The intrinsically motivated caregiver (or circle of care) is one of the most powerful tools we have in the digital health toolbox. And yet it has little or no focus.
As you may have noticed in previous blog entries, I’m a huge supporter of engaged patients and have posted previously on my (and my wife’s) epic journey through the health system in Australia.
@ePatientDave is absolutely right when he says that ‘the patient is the most under-used resource in the health system‘. Health systems would do well to heed this advice, and to move beyond cheap ‘patient-centric’ rhetoric which involves no substantive change to their existing approach. As I’ve said before, if understood correctly, the changing dynamic between patients and health providers can be thought of as a ‘healthcare reformation’, dramatically altering the traditional power balance in the clinician-patient relationship through the democratisation of medical knowledge.
Although I believe that @ePatientDave is right, I also want to add to what he says. You see, it’s not just patients that need to be engaged and empowered…
Every day, right across the world, hundreds of millions of hours are spent by relatives and friends in caring for patients in various states and stages of disease and sickness. Whilst a growing number of patients are engaged, many are incapable of ever being fully engaged. Many patients are too sick, too old, too infirm or are struggling with mental health issues. And this was my personal experience – when my wife was acutely ill and bed-bound with the extreme nausea of hyperemesis gravidarum during her two pregnancies, she wasn’t physically capable of being an engaged patient. She was too sick.
This is where I believe that the engaged patient debate overlooks a vital component that will be key to the design of our future health system. The caregiver.
In addition to engaging and empowering the patient, we need to activate caregivers, or more accurately, the network of caregivers that provide day-to-day support to patients. This network, which is becoming known as a patient’s ‘circle of care’, has a strong motivation to ensure that the patient gets better or remains well, and can be used to improve levels of care plan or medication adherence.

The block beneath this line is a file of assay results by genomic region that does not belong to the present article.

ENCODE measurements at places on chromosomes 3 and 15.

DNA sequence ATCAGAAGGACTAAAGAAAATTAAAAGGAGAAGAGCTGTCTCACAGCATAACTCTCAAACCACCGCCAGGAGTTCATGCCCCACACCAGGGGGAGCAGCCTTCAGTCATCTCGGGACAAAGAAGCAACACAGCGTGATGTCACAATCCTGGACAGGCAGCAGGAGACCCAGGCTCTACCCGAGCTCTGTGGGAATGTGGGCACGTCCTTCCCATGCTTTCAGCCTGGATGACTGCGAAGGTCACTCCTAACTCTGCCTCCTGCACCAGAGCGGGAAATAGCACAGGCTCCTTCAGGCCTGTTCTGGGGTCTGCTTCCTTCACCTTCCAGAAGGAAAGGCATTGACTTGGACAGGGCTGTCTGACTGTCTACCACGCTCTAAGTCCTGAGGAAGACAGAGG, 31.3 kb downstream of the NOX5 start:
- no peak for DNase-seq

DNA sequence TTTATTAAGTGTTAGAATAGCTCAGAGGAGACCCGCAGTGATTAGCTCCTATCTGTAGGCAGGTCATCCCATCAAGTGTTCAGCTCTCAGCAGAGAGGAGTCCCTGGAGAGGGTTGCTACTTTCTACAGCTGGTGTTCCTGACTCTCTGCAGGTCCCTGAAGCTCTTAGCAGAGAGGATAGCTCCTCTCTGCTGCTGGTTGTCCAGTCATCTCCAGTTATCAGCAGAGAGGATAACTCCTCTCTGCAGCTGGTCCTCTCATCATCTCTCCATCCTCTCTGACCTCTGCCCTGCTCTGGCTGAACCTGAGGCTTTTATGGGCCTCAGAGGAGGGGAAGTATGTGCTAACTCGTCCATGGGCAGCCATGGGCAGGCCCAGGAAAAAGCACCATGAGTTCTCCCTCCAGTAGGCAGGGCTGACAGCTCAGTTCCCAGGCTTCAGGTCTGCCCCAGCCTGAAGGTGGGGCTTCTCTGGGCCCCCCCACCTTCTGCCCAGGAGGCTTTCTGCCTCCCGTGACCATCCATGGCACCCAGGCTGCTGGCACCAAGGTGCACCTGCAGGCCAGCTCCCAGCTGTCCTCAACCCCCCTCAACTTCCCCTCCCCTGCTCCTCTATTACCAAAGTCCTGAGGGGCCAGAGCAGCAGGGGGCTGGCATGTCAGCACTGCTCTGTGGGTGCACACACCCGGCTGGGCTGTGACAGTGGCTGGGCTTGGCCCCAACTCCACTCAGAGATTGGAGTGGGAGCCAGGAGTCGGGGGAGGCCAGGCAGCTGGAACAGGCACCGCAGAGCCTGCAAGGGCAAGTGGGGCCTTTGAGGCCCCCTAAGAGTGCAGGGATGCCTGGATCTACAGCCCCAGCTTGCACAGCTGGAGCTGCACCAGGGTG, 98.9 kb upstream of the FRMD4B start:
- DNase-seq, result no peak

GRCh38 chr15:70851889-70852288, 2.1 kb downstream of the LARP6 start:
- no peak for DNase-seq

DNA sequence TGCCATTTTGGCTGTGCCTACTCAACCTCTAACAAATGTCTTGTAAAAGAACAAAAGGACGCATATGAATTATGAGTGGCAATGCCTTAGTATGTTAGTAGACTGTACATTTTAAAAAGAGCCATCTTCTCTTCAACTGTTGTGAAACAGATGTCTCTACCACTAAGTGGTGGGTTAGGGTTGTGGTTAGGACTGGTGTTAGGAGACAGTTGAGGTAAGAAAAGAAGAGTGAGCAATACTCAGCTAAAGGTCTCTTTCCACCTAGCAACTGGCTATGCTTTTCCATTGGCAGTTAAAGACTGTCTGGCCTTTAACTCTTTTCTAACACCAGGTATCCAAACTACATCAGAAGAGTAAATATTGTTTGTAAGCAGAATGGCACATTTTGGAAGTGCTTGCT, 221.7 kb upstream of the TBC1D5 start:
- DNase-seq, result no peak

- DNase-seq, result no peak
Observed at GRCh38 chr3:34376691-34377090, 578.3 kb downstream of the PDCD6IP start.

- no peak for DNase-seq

Our current health systems barely acknowledge the existence of this highly motivated, hard working group. Very little information is made available to the ‘circle of care’. Almost no digital tools exist to support them. To date, models of care have barely noted the existence of the ‘circle of care’.
But here’s the thing… The circle of care often has the strongest motivation of any party to keep a patient well. When a patient is too sick or infirm to speak for themselves, caregivers don’t give up. When a patient doesn’t feel like they can fight any more, their caregivers don’t give up. They encourage a patient to keep on going. When a patient is struggling to adhere to treatments and medications that come with a heavy burden, caregivers are there to act as encouragers and motivators.
Used correctly, the circle of care should be the first line of defence for the health system, offering early intervention and doing their best to keep a patient out of more expensive forms of care.
The intrinsically motivated caregiver (or circle of care) is one of the most powerful tools we have in the digital health toolbox. And yet it has little or no focus. Health systems continue to pour money into eHealth, driving supply side efficiencies for health providers. Through digital health technologies we now face a new opportunity – to recognise and support the circle of care as part of our new, digitally-enabled models of care. To activate the caregiver.